Air pollution causes 3.3 million deaths worldwide each year, mostly from heart attacks and strokes, according to a new study from the Harvard School of Public Health published in the journal Nature.

Harvard researchers, along with scientists from Germany, Cyprus and Saudi Arabia, used health statistics and computer modeling to calculate air pollution’s global toll. They predicted the number of deaths could double to 6.6 million by 2050 if emissions continue at the current rate.

The leading cause of air pollution deaths worldwide was the use of biofuels for indoor cooking, with China topping the list at 1.4 million deaths a year, followed by India with 645,000 and Pakistan with 110,000. (The United States was seventh on that list with 54,905 deaths a year.)

The second highest cause of air pollution deaths, at 664,100 deaths, was agriculture — specifically, ammonia from fertilizer and animal waste combing with car exhaust and sulfates from power plants to form harmful soot particles. In the U.S. Northeast, all of Europe, Russia, Japan and South Korea, agriculture is the leading cause of soot deaths, according to the study. According to the Associated Press:

The problem with farms is ammonia from fertilizer and animal waste, [lead study author Jos] Lelieveld said. That ammonia then combines with sulfates from coal-fired power plants and nitrates from car exhaust to form the soot particles that are the big air pollution killers, he said. In London, for example, the pollution from traffic takes time to be converted into soot, and then it is mixed with ammonia and transported downwind to the next city, he said. "We were very surprised, but in the end it makes sense," Lelieveld said. He said the scientists had assumed that traffic and power plants would be the biggest cause of deadly soot and smog.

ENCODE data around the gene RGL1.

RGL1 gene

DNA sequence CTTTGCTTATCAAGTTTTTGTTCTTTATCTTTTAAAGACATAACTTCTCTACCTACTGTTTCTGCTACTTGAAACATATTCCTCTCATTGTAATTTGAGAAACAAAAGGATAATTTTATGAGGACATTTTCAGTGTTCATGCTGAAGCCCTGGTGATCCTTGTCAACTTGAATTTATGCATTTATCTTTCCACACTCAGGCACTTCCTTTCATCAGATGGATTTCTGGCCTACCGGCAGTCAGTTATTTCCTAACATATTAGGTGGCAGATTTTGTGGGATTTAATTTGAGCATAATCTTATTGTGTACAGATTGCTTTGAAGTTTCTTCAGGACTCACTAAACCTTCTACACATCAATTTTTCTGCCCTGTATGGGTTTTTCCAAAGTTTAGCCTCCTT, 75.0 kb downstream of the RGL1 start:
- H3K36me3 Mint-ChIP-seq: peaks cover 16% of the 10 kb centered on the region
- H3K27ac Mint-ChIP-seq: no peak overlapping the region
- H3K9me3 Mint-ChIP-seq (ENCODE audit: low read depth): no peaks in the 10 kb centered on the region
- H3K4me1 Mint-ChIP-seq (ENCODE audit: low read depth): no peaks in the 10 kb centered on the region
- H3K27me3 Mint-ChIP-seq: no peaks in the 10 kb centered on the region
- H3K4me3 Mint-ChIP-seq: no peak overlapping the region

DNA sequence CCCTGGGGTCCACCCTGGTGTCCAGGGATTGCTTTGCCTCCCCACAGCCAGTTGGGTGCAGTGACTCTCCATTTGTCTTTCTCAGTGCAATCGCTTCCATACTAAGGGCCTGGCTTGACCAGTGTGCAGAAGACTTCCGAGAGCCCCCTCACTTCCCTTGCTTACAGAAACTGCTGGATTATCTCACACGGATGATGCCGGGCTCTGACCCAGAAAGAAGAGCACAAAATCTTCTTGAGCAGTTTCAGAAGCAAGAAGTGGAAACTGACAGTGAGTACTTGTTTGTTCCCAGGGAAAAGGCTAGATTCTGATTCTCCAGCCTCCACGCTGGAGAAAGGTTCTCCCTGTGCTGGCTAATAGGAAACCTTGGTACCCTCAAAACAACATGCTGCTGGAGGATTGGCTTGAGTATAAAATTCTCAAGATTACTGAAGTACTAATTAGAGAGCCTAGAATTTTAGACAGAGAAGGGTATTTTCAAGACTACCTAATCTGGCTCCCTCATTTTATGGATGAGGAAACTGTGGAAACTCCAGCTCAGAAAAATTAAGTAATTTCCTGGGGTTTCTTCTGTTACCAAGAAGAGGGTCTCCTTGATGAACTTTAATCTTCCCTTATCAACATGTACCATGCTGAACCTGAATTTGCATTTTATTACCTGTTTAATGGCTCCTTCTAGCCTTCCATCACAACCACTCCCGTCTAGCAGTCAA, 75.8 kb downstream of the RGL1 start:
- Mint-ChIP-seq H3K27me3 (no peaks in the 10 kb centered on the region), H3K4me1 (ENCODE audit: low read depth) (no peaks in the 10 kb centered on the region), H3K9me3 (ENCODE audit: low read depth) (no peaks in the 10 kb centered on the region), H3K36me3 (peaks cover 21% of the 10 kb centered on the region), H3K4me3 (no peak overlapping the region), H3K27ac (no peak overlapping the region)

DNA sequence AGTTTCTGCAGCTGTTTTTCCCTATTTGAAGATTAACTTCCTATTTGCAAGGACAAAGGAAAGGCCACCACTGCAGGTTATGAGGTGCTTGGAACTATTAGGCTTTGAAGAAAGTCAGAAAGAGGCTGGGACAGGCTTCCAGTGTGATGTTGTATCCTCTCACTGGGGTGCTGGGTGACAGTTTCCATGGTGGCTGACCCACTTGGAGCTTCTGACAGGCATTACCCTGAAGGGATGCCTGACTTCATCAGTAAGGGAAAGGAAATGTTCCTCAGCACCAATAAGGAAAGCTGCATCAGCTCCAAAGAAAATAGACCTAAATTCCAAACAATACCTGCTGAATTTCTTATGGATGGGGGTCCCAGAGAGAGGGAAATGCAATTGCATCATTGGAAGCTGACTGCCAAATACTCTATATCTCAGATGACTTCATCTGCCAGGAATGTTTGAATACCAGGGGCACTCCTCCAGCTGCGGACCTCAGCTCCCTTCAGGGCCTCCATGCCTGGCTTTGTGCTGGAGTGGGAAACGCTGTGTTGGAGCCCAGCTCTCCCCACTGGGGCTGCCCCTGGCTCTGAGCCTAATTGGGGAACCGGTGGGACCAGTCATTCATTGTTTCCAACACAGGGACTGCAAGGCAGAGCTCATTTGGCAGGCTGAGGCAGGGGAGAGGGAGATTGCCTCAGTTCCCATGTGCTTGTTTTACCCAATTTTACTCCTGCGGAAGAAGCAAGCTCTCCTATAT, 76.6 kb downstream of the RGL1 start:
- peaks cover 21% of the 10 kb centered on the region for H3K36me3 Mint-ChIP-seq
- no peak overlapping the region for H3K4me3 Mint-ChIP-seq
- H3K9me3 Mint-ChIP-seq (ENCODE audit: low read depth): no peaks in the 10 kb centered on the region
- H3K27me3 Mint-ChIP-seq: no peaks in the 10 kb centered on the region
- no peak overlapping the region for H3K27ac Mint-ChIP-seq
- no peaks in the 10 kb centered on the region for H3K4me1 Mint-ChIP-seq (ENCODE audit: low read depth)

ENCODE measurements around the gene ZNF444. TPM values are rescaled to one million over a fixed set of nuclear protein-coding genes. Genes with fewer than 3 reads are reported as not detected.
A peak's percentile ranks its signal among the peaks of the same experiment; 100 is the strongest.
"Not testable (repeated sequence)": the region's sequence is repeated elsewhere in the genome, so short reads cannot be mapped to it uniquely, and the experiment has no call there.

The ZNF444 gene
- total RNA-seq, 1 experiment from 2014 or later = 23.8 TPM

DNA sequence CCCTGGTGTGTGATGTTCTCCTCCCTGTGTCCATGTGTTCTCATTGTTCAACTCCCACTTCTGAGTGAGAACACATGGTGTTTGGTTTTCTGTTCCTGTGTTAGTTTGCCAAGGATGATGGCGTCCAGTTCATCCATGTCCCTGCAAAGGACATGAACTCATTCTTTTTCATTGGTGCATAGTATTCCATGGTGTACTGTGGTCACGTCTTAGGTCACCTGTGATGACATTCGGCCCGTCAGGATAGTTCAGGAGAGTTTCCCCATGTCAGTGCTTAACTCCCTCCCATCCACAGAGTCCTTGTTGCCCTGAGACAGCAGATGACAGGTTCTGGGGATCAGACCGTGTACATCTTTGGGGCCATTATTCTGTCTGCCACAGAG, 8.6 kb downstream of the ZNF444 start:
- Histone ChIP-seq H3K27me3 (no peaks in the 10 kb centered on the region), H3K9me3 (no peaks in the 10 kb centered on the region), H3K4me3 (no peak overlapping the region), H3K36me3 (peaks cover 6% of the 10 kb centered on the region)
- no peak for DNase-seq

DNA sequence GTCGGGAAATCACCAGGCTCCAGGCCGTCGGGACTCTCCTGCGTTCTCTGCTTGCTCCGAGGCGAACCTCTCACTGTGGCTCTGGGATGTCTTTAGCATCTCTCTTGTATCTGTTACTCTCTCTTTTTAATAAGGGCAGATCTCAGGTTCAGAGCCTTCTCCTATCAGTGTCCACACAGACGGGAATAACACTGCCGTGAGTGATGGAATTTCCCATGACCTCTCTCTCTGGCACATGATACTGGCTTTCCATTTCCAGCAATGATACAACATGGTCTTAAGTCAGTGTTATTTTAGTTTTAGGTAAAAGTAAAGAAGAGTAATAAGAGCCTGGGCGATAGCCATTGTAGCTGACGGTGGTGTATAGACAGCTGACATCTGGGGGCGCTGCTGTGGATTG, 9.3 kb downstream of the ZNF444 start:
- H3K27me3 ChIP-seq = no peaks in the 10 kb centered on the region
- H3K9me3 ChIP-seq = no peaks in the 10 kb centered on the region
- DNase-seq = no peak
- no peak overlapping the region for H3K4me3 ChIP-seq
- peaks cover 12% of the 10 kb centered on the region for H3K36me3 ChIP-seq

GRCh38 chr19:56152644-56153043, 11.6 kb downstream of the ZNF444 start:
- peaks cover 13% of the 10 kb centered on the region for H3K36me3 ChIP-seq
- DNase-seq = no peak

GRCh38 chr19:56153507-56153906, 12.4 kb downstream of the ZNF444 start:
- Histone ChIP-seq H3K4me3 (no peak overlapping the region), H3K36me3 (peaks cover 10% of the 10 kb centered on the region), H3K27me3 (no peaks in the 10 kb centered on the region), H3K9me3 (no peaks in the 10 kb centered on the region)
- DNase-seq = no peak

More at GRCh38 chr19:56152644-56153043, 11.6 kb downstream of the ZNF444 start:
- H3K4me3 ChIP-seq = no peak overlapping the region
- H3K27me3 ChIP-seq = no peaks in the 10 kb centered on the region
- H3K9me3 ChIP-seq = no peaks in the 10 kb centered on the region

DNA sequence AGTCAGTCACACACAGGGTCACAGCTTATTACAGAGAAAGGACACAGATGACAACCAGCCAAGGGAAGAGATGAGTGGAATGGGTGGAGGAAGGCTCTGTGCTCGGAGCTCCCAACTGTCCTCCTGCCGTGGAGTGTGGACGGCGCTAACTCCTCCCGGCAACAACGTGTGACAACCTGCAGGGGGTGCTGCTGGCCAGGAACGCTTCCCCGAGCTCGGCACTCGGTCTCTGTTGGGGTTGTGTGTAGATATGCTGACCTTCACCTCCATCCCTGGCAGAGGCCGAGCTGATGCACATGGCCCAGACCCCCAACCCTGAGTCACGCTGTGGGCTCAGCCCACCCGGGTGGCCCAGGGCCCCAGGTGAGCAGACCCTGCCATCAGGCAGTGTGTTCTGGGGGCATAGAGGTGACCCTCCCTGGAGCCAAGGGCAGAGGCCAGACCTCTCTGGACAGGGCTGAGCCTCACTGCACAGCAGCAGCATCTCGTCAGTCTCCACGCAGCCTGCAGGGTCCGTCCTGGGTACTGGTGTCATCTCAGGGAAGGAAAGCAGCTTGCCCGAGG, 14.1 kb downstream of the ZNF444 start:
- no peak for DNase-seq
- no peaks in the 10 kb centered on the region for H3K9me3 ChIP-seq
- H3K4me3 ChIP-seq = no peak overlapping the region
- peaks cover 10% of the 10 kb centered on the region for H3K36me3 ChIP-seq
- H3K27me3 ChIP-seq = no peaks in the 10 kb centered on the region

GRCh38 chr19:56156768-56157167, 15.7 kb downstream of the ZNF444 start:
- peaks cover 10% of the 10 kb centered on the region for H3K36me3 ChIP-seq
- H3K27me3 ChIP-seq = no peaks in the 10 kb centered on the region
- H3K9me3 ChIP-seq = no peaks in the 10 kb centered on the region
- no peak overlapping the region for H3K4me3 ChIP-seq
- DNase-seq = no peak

Here are three ways you can help reduce air pollution:

1. Make your car greener. You can reduce your carbon footprint by changing the way you drive. Avoid aggressive speeding and breaking, and don’t carry extra weight in your car.

2. Increase your home’s energy efficiency. Seal drafty areas around your windows and doors, turn off lights when you leave a room for more than 15 minutes and keep your thermostat turned down at least eight hours a day.

3. Eat less meat. More than 50 percent of global greenhouse-gas emissions are caused by animal agriculture, according to a report from the Worldwatch Institute. Also, the United Nations says a shift toward a vegan diet will help protect us from the effects of climate change and curb global warming. In a nutshell, fewer animals raised for slaughter means less waste and less air pollution.

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Angela is a Pulitzer Prize-winning digital editor with more than 15 years of experience delivering news and information to audiences worldwide. Prior to joining SafeBee, she was the features editor for Boston.com at The Boston Globe, overseeing health, travel, entertainment, business and lifestyle coverage. Before moving to features, she was the news and homepage editor, covering stories such as the Boston Marathon bombing, Red Sox World Series victories, presidential elections, a papal inauguration, and more. Her favorite safety tip: Clean your phone! The average cell phone has 18 times more germs than the toilet handle in a men’s restroom.